Released in 2007, Masekela had been home long enough, after three decades in exile, to see the euphoria of the end of apartheid and freedom blighted by an AIDS pandemic, political corruption, and the social ills of violence and addiction. The song, not strictly jazz but rather infused with the rhythms of South African gospel and the harmonies of choral music, faced all the socio-economic problems the country still had to solve.

Hugh Masekela: South African jazz legend’s legacy lives on
Always the activist.
Image: AP Photo/Damian Dovarganes

While some still debate whether music should take a political stand, Masekela’s artistry and life were intrinsically political. From performing in Sophiatown, a diverse neighborhood flattened by the apartheid government, Masekela’s life in exile always harked back to South Africa. When he was finally able to return, his personal battles with addiction and then cancer also inspired his music and activism. His canon holds many examples of music that reflected real life around him, like the hugely popular Stimela, which documented the lives of migrant miners.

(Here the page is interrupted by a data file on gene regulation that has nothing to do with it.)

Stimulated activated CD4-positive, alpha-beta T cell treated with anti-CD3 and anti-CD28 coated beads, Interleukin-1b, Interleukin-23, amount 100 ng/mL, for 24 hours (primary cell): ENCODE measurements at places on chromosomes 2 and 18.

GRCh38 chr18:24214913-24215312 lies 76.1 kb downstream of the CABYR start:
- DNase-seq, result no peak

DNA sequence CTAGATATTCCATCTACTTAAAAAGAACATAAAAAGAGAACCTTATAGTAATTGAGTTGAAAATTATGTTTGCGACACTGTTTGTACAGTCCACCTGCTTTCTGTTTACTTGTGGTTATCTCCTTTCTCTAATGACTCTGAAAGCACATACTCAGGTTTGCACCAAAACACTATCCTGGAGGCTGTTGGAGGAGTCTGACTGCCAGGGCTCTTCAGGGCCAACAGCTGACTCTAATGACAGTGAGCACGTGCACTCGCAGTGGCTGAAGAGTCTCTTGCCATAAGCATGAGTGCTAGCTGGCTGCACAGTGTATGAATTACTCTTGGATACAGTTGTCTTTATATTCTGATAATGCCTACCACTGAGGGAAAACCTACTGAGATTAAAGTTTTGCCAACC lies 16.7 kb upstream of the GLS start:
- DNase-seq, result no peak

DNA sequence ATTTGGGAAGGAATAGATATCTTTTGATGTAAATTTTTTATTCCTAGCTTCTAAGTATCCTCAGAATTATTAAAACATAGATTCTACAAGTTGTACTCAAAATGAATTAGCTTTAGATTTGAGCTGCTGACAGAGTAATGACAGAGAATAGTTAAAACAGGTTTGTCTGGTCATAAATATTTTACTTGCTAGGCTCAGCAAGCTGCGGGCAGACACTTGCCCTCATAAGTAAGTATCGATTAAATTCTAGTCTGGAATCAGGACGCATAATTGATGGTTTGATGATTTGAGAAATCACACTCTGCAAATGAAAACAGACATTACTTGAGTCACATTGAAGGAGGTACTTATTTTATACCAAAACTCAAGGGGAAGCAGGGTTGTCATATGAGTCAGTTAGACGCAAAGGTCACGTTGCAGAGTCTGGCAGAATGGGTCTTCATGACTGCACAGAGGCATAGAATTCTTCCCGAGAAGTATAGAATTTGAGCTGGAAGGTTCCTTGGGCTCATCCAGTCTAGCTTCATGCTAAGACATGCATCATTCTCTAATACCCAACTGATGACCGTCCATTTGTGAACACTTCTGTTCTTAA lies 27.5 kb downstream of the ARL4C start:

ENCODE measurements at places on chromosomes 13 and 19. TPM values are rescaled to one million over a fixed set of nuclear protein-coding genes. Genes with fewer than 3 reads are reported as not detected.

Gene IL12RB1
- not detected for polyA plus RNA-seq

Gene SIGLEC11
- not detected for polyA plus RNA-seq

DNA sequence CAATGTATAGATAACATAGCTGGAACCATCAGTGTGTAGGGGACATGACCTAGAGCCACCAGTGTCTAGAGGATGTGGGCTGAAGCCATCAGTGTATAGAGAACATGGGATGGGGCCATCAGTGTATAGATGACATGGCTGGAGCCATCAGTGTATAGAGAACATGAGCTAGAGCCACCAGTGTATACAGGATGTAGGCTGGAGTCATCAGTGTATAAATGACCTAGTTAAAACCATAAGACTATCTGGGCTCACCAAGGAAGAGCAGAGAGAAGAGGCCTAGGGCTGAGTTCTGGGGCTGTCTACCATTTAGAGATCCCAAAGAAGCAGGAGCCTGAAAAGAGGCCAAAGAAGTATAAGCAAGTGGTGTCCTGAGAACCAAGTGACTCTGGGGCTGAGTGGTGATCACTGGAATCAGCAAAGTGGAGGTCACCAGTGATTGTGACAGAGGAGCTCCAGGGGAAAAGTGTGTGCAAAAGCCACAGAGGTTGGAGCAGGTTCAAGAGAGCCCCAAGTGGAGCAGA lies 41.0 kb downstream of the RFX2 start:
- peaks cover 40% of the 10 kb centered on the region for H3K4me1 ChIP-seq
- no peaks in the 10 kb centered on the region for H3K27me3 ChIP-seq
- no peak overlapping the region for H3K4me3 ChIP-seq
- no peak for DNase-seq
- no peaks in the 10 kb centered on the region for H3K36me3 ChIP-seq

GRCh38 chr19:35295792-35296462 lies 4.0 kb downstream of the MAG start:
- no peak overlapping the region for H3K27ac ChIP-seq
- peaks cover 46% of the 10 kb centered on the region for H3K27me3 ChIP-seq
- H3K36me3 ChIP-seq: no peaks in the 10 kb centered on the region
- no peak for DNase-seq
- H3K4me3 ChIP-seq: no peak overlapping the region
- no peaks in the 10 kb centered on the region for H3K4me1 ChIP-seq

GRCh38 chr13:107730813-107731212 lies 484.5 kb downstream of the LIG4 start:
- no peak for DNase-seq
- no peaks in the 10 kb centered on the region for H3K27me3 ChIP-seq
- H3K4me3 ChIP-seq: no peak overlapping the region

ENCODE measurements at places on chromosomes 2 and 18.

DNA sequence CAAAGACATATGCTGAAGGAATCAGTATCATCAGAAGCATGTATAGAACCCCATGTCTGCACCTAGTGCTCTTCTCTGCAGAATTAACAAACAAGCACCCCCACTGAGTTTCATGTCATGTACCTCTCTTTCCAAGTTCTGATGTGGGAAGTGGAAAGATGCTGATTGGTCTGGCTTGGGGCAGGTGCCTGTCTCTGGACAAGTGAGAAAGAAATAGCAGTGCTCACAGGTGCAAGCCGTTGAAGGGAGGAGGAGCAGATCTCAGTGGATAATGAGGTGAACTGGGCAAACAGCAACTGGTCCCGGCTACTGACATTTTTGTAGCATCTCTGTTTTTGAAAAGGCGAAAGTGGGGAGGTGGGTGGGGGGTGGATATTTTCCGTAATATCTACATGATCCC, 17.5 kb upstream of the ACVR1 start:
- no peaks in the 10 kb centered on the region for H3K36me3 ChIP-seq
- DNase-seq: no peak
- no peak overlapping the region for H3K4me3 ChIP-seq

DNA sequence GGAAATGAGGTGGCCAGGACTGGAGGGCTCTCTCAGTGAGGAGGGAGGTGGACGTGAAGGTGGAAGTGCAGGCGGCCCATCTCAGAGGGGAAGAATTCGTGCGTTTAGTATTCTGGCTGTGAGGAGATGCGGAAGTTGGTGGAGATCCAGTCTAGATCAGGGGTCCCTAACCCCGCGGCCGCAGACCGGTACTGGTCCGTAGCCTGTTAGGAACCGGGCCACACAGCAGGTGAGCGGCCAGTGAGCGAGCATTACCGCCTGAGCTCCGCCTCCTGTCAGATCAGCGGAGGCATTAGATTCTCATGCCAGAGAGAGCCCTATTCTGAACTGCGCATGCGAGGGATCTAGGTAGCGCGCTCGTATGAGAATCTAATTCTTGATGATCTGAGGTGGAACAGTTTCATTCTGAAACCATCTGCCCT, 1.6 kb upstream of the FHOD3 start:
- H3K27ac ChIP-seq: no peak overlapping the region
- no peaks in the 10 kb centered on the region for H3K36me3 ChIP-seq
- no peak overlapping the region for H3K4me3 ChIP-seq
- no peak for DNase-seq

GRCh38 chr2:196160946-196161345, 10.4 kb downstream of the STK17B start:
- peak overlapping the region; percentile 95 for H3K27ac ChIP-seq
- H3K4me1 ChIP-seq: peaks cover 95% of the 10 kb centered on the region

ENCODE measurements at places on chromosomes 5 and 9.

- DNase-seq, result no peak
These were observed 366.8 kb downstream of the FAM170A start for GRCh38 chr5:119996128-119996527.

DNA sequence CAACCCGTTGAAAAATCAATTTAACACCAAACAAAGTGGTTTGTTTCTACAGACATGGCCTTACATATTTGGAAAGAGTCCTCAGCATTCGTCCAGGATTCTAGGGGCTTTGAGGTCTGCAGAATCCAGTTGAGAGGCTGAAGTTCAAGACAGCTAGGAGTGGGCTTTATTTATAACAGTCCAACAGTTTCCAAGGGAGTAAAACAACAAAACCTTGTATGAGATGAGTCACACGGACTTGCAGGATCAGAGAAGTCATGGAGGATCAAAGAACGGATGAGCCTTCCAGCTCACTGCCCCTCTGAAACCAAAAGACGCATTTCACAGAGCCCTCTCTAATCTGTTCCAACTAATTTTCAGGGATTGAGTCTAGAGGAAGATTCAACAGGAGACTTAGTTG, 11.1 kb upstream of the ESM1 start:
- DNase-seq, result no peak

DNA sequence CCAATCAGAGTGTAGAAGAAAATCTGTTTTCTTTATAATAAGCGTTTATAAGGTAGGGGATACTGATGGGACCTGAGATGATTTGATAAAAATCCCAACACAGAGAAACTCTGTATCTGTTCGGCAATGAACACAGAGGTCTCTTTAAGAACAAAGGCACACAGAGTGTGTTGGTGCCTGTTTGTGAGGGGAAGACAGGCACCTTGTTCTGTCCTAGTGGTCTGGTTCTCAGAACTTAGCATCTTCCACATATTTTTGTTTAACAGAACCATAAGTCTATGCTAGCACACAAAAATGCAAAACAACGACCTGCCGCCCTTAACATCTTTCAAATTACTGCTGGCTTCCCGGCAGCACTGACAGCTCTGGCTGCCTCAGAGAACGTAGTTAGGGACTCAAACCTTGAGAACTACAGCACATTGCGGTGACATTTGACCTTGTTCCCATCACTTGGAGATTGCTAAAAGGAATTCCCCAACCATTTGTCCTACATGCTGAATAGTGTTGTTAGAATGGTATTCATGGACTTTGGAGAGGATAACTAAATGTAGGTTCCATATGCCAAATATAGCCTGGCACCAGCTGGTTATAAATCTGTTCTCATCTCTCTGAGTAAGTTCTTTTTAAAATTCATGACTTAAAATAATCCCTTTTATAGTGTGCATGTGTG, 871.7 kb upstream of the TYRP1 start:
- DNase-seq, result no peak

Like his idol Miles Davis, Masekela refused to be “yesterday’s guy,” and so his music continued to evolve, while he embraced young artists. Musically and literally, he hung out with kwaito, house and hip-hop, but jazz was always at the foundation. Through his genius, and the sheer force of his big personality, a trumpet solo lured new listeners to an old genre, when the genre risks becoming a “museum” of itself.

In jazz’s own homeland, the music is no longer the soundtrack of poor black ghettos, and is now often more likely the background music of elite clubs in Scandinavia. This exodus is unsurprising—musicians have to play where they can get paid. So save for artists like Robert Glasper trying to maintain a connection to that other fast gentrifying sound of the inner-city, hip hop, jazz has become far removed the lived experiences of its originators.

Hugh Masekela: South African jazz legend’s legacy lives on
A classic collaborator.
Image: AP Photo/Peter Winterbach

South Africa has a long, distinct history of jazz and a crop of new artists are ensuring that it remains relevant, but the music is not played as loudly in townships on a Sunday afternoon as it once was. That is perhaps what Masekela may be missed for most—his ability to make jazz a sound everyone could relate to.

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